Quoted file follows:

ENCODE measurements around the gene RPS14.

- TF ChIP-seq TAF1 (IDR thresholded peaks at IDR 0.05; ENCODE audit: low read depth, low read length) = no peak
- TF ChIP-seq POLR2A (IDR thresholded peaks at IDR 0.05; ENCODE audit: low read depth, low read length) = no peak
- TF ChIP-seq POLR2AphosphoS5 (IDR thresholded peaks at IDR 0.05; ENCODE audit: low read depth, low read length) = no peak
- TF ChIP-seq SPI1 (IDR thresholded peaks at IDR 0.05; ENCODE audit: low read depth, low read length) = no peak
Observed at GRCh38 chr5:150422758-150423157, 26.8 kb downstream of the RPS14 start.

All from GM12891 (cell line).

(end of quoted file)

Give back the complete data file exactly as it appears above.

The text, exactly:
ENCODE measurements around the gene RPS14.

- TF ChIP-seq TAF1 (IDR thresholded peaks at IDR 0.05; ENCODE audit: low read depth, low read length) = no peak
- TF ChIP-seq POLR2A (IDR thresholded peaks at IDR 0.05; ENCODE audit: low read depth, low read length) = no peak
- TF ChIP-seq POLR2AphosphoS5 (IDR thresholded peaks at IDR 0.05; ENCODE audit: low read depth, low read length) = no peak
- TF ChIP-seq SPI1 (IDR thresholded peaks at IDR 0.05; ENCODE audit: low read depth, low read length) = no peak
Observed at GRCh38 chr5:150422758-150423157, 26.8 kb downstream of the RPS14 start.

All from GM12891 (cell line).